To accomplish this however will take a monumental shift in manufacturing techniques and equipment. Manufacturing of NEVs is not just a case of swapping engines.

This means new plants. New plants require investments of literally billions of dollars. They take years to design, plan, implement and commission. Think of anywhere between 4 to 8 years.

And yet current policy and legislative frameworks do not cater for NEVs. They simply don’t exist.

Without these in place, no OEM is going to commit the capital and resources required to deploy NEV production in South Africa. The money at stake is simply too high to ‘gamble’ on a bet and to ‘hope’ for an enabling environment to magically appear.

As one CEO pointed out, ‘Hope is not a strategy’.

We are at the mercy of government. And right now in South Africa, you’d be forgiven for taking the cynical stance that this being the case we might as well plan for the shutdown of the industry now and save ourselves the ‘hope’ that government is able to wake up and do their job before it is too late.

The world is now a different place to what it was twenty years ago when our auto manufacturers back then were laying the foundations for the successes that they are realising today. Today we have excess manufacturing capacity on a global front and if we do not crack the nod for making NEVs by the OEMs, someone else will.

Lest I be accused of doom and gloom, and it is all too easy to assign such to current government as it lurches and stumbles from one blunder to the next. But all is not yet quite lost. Whilst sadly we do need hope, that hope is based on the fact that we do have a world class auto industry. We have world class people working on the policy issues and despite the appearances that government is continuously putting forward of late for the seemingly express purposes of doing nothing and watching own goals being scored we actually do have people within government that understand what needs to happen.

The difficulty is that with a top down approach where we have ministries that don’t appear to co-ordinate with each other, and ministers that appear focussed on internal ANC matters as opposed to the day to day job requirements of their positions, the clear and present danger is that the dithering, the kicking the can down the road and the blissful ignorance in which our cabinet operates, the urgency of the message might be lost.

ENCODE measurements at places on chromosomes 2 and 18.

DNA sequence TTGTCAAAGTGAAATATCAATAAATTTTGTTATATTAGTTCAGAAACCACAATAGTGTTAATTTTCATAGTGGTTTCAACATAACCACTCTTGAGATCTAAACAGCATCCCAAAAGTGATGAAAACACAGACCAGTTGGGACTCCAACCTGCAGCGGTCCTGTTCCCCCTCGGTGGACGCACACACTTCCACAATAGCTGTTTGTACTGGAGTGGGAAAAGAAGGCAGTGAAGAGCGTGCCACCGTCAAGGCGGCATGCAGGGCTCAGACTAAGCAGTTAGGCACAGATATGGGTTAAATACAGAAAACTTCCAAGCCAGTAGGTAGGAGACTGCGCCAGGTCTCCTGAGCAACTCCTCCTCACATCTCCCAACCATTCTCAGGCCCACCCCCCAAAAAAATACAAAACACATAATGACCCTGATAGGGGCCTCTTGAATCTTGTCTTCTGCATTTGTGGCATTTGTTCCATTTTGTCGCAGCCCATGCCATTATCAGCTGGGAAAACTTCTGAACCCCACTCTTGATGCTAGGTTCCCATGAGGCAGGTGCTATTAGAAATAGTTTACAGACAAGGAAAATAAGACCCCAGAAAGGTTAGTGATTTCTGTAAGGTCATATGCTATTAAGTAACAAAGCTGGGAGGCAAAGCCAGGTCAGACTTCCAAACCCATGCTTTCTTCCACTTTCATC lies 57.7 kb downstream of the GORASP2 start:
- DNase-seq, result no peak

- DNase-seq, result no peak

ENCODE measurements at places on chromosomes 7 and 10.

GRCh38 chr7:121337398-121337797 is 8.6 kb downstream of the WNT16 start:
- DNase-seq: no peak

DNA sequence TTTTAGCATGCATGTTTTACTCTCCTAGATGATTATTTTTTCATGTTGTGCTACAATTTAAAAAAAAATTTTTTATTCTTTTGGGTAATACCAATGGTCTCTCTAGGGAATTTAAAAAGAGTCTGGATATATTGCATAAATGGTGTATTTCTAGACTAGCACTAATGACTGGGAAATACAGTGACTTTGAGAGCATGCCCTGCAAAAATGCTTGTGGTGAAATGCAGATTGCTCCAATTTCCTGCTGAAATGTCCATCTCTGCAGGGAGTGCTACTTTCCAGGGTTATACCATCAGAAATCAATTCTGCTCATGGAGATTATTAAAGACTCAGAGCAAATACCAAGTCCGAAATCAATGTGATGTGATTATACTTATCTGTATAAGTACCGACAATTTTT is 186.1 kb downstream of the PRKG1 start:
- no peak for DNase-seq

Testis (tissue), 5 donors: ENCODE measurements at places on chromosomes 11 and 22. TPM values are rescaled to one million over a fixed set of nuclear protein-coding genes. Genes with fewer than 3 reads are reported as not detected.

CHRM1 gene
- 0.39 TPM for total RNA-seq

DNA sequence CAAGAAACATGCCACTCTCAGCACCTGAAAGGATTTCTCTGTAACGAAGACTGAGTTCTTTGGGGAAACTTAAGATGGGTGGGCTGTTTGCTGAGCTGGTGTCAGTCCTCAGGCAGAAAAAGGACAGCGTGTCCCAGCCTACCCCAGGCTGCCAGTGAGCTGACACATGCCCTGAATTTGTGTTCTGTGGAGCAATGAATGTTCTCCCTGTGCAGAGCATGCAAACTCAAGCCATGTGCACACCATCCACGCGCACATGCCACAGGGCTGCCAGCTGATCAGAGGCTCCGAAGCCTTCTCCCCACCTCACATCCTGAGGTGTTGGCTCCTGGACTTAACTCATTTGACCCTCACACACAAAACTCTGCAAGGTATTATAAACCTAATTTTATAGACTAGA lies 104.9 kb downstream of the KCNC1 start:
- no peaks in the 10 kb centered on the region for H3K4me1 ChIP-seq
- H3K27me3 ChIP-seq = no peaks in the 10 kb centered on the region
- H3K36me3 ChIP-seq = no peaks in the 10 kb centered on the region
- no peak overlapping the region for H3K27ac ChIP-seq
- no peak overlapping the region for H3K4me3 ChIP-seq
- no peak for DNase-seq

The simple fact of the matter is that South Africa is out of time. We are right up against the wall at the moment. I listened attentively to the speech delivered at SAAW by Ebrahim Patel and he doesn’t appear to be aware of what it is that needs to get done. His speech writers made a great attempt at conveying a sense of calm but it was what wasn’t said that spoke the loudest. The repeated message, from every CEO of every OEM was ignored, or perhaps even worse, simply not heard.

I didn’t see enough government representation at SAAW to gain a sense of whether the message is landing or not. If there is a bigger plan in place from government, it was not conveyed. The white paper is already a year late and that is only the first step to the creation of policy enactment into legislation and new industry agreements that encompass NEVs.

The tragic bottom line is that as much as the industry has been sending the message to government, it too is listening. The message that the OEMs are receiving is loud and clear.

They are already beginning to make their investments in this massive industry elsewhere and those decisions are being taken as we speak. Not in a year’s time. Not in six months time. Now.

Hence, unless there is urgent and meaningful commitment to new policy to incentivise, strategise and to encourage local development of NEVs, the current OEM manufacturers in South Africa are nothing more than cancer patients with limited lifespans left.

In just eight years at SAAW 2030 they will be sickly shadows of their current selves, and shortly after that the plug will be pulled and they will simply cease to be.

South Africa will doubtless not cease to be. South Africa will carry on. We will make the switch to become importers into our own market of the same world class quality cars that we should be exporting to the rest of the world.

We will of course be minus a hundred thousand jobs or so and minus all that lovely forex. One in every twenty rands of GDP will have gone poof. But we will not be short of the blame game with the current crop of incompetents comfortably retired on our taxpayer dime behind high walls, safely ensconced away from the impacts on the lack of decision making that has to be happening right here, right now.



William Kelly